Spencer Garrett speaks on his year as a Seton Teaching Fellow, becoming a godparent, and the call to continue to work to change and form Catholic schools.
God decided that his little laborer should be brought to the ample and fertile lands of New York to plant her seed—that is, she should fulfill the call of Christ in Matthew 9:35-8: “The harvest is great, but the laborers are few. Pray, therefore, that the Lord of the harvest may send forth laborers into his harvest.”
Alejandro Uribe, a Miami native and graduate of Florida International University, is a current 2nd Year Seton Teaching Fellow. In the Spring, we sat down
I cannot begin to express how grateful I am for the women I have met this year, nor put into words the emotions I feel when I think about how much love I am shown, but I will try. When I first applied to be a Seton Teaching Fellow, I knew community was one of Seton’s driving pillars. I knew that if I said yes, I would be living intentionally with a group of women. The thought of this excited me, but don’t get me wrong, I also had my doubts. What if I wasn’t “Catholic enough”? At the time I believed it, but now I laugh at the fact that I thought faith could be measured, as if 70% meant I was just Catholic enough. Nonetheless, I knew what I wanted.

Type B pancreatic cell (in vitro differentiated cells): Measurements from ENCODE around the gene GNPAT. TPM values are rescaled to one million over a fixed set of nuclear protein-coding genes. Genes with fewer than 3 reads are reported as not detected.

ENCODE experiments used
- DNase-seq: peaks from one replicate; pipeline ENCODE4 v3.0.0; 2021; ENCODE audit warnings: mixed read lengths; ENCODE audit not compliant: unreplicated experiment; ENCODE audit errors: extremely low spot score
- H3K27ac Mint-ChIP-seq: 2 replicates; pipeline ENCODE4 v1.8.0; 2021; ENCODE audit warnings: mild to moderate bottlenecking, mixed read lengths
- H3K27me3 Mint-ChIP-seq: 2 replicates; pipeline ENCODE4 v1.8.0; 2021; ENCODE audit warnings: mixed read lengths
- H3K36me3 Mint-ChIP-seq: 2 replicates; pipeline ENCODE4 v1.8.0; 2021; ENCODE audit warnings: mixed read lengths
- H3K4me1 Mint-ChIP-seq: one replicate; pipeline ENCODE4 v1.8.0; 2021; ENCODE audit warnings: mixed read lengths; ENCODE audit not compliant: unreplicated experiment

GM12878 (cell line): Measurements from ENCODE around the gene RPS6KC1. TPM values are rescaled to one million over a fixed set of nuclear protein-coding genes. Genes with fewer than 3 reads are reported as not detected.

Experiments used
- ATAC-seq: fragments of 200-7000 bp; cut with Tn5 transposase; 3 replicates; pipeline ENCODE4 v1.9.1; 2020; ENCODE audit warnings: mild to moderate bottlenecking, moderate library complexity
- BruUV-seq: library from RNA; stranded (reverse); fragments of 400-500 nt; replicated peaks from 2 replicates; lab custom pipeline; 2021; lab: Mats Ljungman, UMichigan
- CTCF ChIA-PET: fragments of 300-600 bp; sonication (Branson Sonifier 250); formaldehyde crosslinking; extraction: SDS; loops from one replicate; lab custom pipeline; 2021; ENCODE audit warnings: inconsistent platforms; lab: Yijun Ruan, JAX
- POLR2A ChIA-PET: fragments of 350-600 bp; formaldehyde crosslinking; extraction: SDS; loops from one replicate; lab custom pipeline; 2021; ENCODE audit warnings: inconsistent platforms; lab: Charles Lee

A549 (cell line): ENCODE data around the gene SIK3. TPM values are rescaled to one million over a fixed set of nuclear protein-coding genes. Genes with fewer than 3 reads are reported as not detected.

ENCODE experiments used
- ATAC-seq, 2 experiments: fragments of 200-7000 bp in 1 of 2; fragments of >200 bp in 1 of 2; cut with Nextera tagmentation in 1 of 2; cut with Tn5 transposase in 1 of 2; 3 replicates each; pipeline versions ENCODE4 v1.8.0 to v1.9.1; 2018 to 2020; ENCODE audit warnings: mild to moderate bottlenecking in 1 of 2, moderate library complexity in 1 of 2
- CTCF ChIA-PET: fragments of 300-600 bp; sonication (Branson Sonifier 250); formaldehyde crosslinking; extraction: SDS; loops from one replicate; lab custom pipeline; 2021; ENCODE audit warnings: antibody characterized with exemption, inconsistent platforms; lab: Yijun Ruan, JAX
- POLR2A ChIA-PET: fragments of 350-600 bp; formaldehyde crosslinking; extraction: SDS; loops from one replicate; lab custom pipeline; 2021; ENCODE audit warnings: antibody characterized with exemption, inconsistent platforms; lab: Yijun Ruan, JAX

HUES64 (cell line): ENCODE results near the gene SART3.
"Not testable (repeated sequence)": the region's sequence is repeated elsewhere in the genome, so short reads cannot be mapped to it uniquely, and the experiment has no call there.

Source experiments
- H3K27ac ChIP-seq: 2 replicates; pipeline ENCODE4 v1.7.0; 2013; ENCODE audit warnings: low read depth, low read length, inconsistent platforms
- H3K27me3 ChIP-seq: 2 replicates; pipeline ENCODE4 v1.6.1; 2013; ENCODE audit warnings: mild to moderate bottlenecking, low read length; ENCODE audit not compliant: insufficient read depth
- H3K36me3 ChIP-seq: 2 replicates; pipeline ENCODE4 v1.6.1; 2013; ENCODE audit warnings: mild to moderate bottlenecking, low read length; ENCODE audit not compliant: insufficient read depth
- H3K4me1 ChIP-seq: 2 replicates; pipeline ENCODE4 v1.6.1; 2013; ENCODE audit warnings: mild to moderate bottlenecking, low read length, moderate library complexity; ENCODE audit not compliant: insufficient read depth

In retrospect, having heard powerful testimonies from other Fellows on their “call” to join Seton, I had wondered (and perhaps worried) at how simple my story was: Dad shoots a text, I apply, and within a few months, I’m hired. But as I thought more about it, it was the same sort of “no-brainer” call I received that perhaps Peter or Matthew felt when called upon by the strange man from Nazareth: you don’t ask questions, you just do it. Certainly, this trust has been vindicated as the year has gone by, and the Lord has been with me at every surprise twist and turn throughout this mission, just as he has been there for every twist and turn all my life.